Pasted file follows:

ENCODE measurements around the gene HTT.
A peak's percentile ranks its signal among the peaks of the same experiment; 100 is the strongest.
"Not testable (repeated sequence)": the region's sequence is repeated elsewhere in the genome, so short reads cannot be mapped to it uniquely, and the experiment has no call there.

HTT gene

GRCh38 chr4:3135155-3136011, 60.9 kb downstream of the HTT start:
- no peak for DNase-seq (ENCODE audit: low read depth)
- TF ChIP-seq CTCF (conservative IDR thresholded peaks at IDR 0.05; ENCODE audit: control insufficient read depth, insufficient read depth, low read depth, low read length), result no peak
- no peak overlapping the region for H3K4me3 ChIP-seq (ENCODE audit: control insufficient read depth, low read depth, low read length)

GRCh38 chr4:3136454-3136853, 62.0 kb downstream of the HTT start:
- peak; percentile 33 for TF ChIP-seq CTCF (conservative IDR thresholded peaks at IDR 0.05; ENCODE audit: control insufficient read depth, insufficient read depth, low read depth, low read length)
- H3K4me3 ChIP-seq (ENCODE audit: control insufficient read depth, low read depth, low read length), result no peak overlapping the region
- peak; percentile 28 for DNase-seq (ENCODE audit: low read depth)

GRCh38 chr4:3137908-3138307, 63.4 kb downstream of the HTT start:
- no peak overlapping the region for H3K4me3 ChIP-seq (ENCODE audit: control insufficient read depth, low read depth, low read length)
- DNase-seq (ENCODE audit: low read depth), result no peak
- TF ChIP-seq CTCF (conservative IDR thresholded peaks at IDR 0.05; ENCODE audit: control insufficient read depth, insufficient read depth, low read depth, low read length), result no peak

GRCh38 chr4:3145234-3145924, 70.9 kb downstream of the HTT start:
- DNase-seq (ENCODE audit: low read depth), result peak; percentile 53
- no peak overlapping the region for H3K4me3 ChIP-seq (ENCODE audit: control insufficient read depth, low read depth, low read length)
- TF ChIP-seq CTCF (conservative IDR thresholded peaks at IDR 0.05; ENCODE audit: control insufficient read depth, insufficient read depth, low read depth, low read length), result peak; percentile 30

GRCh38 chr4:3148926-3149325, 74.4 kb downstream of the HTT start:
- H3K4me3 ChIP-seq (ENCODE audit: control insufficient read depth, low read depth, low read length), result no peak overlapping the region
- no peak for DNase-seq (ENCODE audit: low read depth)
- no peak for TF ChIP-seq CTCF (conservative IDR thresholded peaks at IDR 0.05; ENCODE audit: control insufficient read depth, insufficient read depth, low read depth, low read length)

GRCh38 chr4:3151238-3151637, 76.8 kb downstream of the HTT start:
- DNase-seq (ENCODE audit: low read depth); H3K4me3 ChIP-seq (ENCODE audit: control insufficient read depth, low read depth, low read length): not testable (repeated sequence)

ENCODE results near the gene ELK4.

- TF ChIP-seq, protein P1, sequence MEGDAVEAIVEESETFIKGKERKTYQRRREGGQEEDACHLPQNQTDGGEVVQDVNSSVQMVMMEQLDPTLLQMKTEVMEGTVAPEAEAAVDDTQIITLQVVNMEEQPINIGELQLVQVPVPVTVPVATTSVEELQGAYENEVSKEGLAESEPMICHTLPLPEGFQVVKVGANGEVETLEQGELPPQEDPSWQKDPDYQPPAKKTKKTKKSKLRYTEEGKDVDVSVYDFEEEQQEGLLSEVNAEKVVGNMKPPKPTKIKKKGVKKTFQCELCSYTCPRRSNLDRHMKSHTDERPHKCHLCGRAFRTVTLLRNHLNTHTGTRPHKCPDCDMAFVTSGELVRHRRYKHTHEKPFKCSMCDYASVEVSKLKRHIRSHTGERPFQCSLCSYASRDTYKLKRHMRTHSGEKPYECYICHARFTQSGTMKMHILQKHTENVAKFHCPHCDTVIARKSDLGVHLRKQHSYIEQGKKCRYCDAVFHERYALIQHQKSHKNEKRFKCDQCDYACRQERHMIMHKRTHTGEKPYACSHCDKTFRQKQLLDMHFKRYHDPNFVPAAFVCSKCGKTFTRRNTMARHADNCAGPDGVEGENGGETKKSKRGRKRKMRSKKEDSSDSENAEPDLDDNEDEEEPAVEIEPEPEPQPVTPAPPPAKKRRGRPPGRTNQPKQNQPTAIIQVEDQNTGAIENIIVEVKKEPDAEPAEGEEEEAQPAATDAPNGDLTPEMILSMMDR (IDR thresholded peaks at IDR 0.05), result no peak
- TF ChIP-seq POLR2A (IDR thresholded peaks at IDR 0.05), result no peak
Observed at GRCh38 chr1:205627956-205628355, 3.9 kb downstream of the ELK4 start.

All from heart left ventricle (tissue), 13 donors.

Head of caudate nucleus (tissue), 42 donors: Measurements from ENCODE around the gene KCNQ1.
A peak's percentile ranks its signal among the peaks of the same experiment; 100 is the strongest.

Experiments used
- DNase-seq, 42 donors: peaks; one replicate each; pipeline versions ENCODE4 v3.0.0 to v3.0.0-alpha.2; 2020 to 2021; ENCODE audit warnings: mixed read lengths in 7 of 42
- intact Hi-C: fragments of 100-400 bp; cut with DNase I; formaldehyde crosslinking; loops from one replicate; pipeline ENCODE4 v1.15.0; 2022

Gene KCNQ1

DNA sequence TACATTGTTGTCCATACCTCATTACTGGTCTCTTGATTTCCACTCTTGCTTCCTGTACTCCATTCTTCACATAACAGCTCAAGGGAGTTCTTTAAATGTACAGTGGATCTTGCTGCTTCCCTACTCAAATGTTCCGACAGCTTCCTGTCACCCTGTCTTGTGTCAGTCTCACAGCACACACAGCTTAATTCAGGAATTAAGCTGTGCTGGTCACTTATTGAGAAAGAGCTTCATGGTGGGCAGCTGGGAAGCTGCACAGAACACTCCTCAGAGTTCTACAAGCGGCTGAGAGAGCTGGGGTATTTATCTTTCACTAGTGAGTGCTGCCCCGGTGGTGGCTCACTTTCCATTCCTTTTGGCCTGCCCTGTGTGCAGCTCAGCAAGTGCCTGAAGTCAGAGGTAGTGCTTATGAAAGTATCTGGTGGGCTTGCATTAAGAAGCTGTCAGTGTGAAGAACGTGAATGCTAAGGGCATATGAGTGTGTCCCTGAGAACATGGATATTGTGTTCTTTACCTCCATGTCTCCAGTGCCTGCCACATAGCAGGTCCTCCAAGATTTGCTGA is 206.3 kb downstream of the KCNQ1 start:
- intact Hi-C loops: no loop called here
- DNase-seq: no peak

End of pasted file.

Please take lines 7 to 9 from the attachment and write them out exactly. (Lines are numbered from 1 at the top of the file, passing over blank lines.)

- TF ChIP-seq CTCF (conservative IDR thresholded peaks at IDR 0.05; ENCODE audit: control insufficient read depth, insufficient read depth, low read depth, low read length), result no peak
- no peak overlapping the region for H3K4me3 ChIP-seq (ENCODE audit: control insufficient read depth, low read depth, low read length)

GRCh38 chr4:3136454-3136853, 62.0 kb downstream of the HTT start: